With travel now readily available, especially within Europe, many little ports, towns and villages in Brittany have become inundated with visitors and holidaymakers during the Northern Hemisphere summer, from June to August, making travel less appealing. The British fly to Rennes or Dinan in Brittany very cheaply with Ryan Air, Fly Kiss or Easy Jet, take a car on the ferry, or drive through the tunnel via Paris. And so you would expect this area of France to be busy. Those not travelling independently are met by a 16 to 45 seater bus which then tours the area. These buses are out of place in tiny villages, clogging town squares, a reminder of those disgusting towering cruise ships dominating the Venetian canals which the Italian authorities are too cowardly to deal with.
Considering Pont Aven as a microcosm of this phenomena, there’s only one way to avoid these invasions: travel in late September or anytime out of season. The weather won’t be so gloriously sunny, and at times it will be quite moist, but I consider this to be a fair trade-off. You will find a quiet market square and a village getting on with its business in a ‘post seasonal’ way and you will hear French spoken. On some days, a few buses might land in the square- arriving at 11am, most stay for around 30 minutes or so, as the tourists disembark to buy the local buttery biscuits, canned fish products from the conserveries, or stare through the windows of the ateliers, the 40 artist workshops flogging colourful paintings of sea themes. And then the town returns to normal.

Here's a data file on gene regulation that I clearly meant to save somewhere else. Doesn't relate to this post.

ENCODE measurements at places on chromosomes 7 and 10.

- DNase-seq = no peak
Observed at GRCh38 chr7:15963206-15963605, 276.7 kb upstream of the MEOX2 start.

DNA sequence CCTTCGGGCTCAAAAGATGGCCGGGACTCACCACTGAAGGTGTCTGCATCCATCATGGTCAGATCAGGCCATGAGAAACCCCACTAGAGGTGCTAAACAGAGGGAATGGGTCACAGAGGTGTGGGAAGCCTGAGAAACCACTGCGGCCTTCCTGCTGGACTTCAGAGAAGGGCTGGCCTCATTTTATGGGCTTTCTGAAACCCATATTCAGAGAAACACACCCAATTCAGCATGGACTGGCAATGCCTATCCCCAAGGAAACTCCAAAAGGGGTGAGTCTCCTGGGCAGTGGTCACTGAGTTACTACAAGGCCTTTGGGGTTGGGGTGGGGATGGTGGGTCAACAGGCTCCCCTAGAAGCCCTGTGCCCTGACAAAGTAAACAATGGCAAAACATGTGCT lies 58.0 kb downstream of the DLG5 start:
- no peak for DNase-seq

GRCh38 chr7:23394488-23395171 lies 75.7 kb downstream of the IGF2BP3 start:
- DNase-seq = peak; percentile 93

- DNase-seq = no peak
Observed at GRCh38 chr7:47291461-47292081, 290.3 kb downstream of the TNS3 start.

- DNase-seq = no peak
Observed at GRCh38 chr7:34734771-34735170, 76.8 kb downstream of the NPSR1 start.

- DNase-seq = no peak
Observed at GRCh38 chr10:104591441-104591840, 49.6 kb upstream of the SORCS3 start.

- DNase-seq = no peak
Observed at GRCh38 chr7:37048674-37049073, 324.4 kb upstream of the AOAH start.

Pont Aven has always been popular with travellers. Paul Gauguin spent extended periods in this town in the late 1880s and early 1890s, establishing, with others, the Synthetist style, a break from Impressionism. Their work is often characterised by the bold use of colour, the abandonment of faithful representation and perspective, with flat forms separated by dark contours, and geometrical composition free of any unnecessary detail and trimmings. The modern Pont Aven art school tends to follow this style.
His legacy has left its mark on the town. Some walks follow in his footsteps, with little plaques dotted here and there, depicting Bretagne scenes of the local people or boating scenes. Art workshops dominate the retail scene here, but most are closed after August or only open during the weekend. The result of their presence, as well as the proximity of an Intermarche supermarket less than 1 km away, means the loss of a second boulangerie and a functional epicerie within the town. The town’s commerce is out of balance with a preponderance of outlets catering to the visiting tourist and not the locals. There are two or three good restaurants in the centre, often with reduced opening times, a creperie, one boulangerie, a bar, and a wine cave. A small market operates weekly in the town square. Many shops have closed and will be replaced, most likely, by yet another art gallery.
The district of Finisterre, in which Pont Aven is located, is heavily populated along the coastal area, in contrast to my recollections of the coastal areas in Morbihan. Beautiful farming land, away from the sea fringes, is dotted with smaller hamlets and villages, and larger medieval towns, such as Quimper. On cool days, motoring around the countryside is a pleasant way to spend the day. A visit to Locronan, one of ‘Les Plus Beaux Villages de France‘, is worth the drive, but go early before the buses arrive. Like many a designated belle village, Locronon is on the cusp of becoming too faux. Once the tourist shops move in, the rent goes up and local retail suffers. The up side of this designation means these beautiful medieval buildings are carefully restored.
But then, this is the story of any lovely spot in France. Travel slowly, go outside of the tourist season, and most of all, attempt to speak French, however poorly, and always use your inside voice, even when outside. Intrusiveness, I’ve found, comes down to the volume of voice used by fellow travellers.